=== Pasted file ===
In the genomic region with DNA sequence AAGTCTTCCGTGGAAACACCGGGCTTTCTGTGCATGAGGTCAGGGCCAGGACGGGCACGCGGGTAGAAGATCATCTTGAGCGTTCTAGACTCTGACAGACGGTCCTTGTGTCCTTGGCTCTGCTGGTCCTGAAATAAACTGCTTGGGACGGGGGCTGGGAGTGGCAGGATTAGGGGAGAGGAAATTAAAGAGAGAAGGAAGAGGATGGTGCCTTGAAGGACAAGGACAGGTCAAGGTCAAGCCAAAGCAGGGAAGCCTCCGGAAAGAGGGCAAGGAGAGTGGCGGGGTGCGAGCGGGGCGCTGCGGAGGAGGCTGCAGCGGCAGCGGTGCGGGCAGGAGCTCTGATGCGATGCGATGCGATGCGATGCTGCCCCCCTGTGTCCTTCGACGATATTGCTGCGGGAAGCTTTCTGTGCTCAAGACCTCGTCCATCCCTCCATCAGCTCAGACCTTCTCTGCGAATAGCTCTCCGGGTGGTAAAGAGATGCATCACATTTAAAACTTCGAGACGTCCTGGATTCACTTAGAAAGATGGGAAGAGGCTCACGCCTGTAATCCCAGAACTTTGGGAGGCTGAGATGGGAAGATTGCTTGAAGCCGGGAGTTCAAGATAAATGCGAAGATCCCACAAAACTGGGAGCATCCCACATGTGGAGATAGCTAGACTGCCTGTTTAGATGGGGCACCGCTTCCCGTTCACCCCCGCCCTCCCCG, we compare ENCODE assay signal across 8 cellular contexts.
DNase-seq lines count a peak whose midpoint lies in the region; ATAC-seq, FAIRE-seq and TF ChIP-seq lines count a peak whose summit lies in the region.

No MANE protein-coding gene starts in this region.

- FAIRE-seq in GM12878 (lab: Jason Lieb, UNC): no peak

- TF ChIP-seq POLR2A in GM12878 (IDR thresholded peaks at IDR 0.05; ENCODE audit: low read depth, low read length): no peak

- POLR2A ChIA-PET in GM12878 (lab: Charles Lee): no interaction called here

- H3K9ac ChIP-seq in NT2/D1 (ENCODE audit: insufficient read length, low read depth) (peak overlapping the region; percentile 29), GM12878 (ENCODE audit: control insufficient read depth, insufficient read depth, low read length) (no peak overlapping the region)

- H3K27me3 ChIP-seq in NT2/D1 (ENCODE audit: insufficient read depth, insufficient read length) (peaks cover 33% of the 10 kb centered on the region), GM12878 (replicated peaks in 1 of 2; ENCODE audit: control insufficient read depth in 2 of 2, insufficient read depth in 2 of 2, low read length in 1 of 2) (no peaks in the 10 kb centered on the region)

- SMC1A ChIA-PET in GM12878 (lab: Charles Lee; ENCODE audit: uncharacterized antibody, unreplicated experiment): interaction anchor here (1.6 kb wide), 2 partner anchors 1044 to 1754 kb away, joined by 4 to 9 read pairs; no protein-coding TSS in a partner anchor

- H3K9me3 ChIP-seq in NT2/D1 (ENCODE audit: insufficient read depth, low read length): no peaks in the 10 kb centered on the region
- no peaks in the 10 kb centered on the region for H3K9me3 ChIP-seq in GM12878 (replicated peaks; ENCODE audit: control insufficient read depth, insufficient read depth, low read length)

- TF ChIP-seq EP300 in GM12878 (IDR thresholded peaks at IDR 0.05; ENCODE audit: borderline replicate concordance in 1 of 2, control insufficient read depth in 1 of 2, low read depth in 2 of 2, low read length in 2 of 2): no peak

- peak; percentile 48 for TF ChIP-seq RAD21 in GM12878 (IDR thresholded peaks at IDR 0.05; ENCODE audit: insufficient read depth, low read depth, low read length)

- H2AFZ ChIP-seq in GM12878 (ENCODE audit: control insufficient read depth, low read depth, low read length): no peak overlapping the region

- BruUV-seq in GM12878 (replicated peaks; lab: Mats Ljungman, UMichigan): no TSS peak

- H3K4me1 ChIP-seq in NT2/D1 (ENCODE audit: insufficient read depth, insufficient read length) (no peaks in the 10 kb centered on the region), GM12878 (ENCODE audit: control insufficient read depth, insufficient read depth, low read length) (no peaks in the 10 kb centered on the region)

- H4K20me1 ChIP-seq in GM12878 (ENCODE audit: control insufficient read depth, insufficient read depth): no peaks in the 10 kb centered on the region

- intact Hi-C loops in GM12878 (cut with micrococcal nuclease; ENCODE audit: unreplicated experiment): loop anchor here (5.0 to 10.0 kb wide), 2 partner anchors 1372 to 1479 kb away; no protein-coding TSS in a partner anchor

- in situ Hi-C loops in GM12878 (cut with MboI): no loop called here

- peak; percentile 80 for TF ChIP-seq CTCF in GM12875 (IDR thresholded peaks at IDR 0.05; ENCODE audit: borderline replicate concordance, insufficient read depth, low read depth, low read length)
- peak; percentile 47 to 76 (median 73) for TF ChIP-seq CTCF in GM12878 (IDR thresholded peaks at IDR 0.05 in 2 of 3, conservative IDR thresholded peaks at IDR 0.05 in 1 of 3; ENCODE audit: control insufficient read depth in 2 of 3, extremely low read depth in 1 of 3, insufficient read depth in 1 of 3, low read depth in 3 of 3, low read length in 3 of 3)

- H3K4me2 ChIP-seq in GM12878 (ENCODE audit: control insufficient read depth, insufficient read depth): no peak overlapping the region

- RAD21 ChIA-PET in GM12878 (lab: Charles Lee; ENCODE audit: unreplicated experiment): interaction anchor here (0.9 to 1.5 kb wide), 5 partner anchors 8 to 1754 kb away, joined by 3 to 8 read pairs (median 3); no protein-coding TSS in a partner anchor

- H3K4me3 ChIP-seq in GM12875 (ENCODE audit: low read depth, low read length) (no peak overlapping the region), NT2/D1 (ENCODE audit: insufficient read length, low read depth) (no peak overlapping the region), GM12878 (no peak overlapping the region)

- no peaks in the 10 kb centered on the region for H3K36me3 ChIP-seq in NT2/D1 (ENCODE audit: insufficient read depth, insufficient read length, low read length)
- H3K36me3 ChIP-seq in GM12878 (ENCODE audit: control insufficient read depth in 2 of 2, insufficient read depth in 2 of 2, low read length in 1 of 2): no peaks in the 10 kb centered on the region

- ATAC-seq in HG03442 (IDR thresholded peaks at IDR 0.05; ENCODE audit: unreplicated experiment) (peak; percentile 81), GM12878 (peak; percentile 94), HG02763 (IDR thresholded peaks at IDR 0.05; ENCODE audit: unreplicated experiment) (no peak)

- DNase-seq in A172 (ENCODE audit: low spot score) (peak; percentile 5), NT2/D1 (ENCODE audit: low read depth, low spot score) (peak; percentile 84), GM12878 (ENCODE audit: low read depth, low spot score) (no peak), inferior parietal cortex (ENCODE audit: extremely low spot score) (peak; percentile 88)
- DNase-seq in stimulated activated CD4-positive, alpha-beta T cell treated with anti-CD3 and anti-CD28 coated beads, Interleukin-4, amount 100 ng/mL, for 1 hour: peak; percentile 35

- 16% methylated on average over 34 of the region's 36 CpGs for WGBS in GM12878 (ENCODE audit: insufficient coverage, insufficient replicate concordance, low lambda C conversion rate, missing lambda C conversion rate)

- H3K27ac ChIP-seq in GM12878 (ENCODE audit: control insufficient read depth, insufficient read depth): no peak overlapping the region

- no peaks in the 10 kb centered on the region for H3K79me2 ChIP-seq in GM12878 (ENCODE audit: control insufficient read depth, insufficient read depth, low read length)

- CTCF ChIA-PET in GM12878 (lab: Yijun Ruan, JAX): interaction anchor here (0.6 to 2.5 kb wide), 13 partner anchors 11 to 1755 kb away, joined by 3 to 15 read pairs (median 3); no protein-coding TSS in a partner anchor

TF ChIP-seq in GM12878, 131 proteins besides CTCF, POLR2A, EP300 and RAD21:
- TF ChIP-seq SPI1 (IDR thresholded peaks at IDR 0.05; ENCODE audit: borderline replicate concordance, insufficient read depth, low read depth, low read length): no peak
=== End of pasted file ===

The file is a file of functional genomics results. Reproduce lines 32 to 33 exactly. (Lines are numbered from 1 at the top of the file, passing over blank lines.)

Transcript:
- no peaks in the 10 kb centered on the region for H3K79me2 ChIP-seq in GM12878 (ENCODE audit: control insufficient read depth, insufficient read depth, low read length)

- CTCF ChIA-PET in GM12878 (lab: Yijun Ruan, JAX): interaction anchor here (0.6 to 2.5 kb wide), 13 partner anchors 11 to 1755 kb away, joined by 3 to 15 read pairs (median 3); no protein-coding TSS in a partner anchor